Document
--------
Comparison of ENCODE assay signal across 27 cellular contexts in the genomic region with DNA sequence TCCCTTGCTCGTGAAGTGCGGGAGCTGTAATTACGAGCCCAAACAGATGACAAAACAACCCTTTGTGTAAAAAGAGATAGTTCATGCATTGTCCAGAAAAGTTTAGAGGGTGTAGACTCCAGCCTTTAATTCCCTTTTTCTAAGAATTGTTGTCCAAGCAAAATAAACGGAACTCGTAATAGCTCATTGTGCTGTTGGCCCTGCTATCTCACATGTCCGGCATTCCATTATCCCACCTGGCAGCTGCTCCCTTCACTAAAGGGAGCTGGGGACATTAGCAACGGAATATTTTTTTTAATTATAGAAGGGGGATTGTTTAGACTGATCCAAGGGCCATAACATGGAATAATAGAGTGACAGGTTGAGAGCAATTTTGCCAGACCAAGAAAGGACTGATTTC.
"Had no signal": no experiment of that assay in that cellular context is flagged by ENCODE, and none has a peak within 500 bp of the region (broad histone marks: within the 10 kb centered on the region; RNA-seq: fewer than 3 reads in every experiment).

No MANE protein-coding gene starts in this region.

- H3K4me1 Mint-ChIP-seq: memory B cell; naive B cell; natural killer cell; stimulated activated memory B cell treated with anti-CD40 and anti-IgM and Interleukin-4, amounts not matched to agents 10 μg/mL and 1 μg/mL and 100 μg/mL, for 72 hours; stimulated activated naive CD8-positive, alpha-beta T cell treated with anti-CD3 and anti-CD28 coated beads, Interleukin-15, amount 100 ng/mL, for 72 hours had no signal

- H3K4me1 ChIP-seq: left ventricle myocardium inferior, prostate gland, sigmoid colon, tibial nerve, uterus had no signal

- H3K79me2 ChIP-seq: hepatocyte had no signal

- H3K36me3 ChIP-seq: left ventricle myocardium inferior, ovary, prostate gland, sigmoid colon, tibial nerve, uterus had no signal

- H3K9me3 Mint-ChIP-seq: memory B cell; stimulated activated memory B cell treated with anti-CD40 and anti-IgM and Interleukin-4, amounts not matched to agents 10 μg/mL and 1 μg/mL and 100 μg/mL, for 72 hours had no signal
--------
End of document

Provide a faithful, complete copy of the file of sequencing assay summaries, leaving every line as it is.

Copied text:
Comparison of ENCODE assay signal across 27 cellular contexts in the genomic region with DNA sequence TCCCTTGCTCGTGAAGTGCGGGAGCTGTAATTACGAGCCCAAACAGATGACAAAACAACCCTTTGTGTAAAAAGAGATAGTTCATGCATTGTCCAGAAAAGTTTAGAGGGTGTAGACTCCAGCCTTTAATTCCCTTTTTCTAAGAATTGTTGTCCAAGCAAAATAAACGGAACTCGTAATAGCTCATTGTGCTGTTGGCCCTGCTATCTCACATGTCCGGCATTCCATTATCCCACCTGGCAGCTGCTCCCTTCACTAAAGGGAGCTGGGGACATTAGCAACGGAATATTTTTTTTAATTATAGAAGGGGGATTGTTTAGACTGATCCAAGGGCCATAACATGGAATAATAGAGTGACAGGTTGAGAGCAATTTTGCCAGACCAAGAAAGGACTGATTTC.
"Had no signal": no experiment of that assay in that cellular context is flagged by ENCODE, and none has a peak within 500 bp of the region (broad histone marks: within the 10 kb centered on the region; RNA-seq: fewer than 3 reads in every experiment).

No MANE protein-coding gene starts in this region.

- H3K4me1 Mint-ChIP-seq: memory B cell; naive B cell; natural killer cell; stimulated activated memory B cell treated with anti-CD40 and anti-IgM and Interleukin-4, amounts not matched to agents 10 μg/mL and 1 μg/mL and 100 μg/mL, for 72 hours; stimulated activated naive CD8-positive, alpha-beta T cell treated with anti-CD3 and anti-CD28 coated beads, Interleukin-15, amount 100 ng/mL, for 72 hours had no signal

- H3K4me1 ChIP-seq: left ventricle myocardium inferior, prostate gland, sigmoid colon, tibial nerve, uterus had no signal

- H3K79me2 ChIP-seq: hepatocyte had no signal

- H3K36me3 ChIP-seq: left ventricle myocardium inferior, ovary, prostate gland, sigmoid colon, tibial nerve, uterus had no signal

- H3K9me3 Mint-ChIP-seq: memory B cell; stimulated activated memory B cell treated with anti-CD40 and anti-IgM and Interleukin-4, amounts not matched to agents 10 μg/mL and 1 μg/mL and 100 μg/mL, for 72 hours had no signal